If you develop blisters after being bitten by an insect, don’t burst them because they may become infected. Blisters don’t usually cause pain unless they rupture (burst) and expose the new skin underneath. If possible, use an adhesive bandage (plaster) to protect the blistered area.
See your GP if the bite or sting fills with pus and feels tender to touch, your glands swell up and you feel unwell with flu-like symptoms. Your GP may prescribe oral antibiotics (medicines to treat infections caused by bacteria). You’ll need to take these as instructed, usually two to four times a day for seven days. People who have SLE need to remember that they should always list sulfa antibiotics as one of their allergies, even if they have never taken them before. Sulfa antibiotics can cause lupus to flare, and people who have lupus have a high chance of being allergic to them as well.
“I always take antibiotics on holiday as I have been known to get blood poisoning from being bitten.”
Preventing Insect Bites
There are a number of precautions you can take to avoid being bitten or stung by insects.
It’s particularly important to follow this advice if you’ve had a bad reaction to an insect bite or sting in the past. Some of the precautions you can take to minimise your risk of being bitten or stung by an insect are listed below;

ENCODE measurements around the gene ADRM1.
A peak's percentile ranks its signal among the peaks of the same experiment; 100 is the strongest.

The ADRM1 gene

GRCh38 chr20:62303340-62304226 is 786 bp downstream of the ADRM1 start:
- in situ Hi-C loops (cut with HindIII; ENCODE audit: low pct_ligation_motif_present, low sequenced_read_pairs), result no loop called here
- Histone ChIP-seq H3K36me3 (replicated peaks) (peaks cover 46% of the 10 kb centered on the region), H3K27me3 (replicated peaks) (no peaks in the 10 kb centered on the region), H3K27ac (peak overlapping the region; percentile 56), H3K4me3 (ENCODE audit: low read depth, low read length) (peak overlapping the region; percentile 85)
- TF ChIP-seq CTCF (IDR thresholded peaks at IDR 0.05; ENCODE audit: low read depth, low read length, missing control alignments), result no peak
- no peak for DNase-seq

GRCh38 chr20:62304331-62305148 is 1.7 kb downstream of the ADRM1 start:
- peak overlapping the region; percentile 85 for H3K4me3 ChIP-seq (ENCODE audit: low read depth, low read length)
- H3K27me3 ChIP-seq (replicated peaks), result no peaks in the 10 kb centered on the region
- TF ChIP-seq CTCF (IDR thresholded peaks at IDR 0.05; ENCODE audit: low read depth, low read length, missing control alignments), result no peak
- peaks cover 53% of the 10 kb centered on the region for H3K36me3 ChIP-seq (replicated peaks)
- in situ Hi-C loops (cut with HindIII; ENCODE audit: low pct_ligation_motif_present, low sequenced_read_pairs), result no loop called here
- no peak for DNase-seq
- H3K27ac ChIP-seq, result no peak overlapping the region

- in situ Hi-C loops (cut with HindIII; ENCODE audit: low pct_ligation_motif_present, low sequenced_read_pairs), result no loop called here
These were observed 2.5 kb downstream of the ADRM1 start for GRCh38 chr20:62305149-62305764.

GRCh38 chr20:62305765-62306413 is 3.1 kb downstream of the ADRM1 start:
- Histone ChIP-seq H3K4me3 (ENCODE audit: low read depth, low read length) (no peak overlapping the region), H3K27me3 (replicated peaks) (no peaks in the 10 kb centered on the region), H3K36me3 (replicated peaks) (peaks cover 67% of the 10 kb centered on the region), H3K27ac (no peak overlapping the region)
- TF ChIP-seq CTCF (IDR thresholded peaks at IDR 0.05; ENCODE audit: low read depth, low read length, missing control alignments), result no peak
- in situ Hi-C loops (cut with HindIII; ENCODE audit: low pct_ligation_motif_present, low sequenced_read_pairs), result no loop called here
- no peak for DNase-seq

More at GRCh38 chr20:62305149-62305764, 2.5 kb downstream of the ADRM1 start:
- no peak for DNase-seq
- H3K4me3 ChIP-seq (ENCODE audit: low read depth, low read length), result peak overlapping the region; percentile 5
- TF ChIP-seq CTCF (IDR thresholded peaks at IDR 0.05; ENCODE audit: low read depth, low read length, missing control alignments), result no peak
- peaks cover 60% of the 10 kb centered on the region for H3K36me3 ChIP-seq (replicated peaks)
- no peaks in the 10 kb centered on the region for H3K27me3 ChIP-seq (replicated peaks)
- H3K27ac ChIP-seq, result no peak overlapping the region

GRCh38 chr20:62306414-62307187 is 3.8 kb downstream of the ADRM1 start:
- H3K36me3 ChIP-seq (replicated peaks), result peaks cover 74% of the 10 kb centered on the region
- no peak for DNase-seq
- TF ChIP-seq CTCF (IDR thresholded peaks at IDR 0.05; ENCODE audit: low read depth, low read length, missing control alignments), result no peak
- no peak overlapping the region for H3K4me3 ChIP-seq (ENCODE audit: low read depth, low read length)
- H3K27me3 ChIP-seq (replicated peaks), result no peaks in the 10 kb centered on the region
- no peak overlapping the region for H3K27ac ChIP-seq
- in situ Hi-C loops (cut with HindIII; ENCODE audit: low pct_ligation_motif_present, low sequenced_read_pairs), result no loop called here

- cover exposed skin – if you’re outside at a time of day when insects are particularly active, such as sunrise or sunset, cover your skin by wearing long sleeves and trousers
- wear shoes when outdoors
- apply insect repellent to exposed areas of skin, particularly in summer or early autumn, when stings are most likely to occur – repellents that contain diethyltoluamide (DEET) are most effective
- avoid using products with strong perfumes, such as soaps, shampoos and deodorants – they can attract insects
- avoid flowering plants, outdoor areas where food is served, rubbish and compost –regularly and carefully remove any fallen fruit in your garden and keep a well-fitting lid on dustbins
- wear neutral colours and avoiding floral patterns
- avoid camping near water, such as ponds and swamps – mosquitoes and horseflies are commonly found near water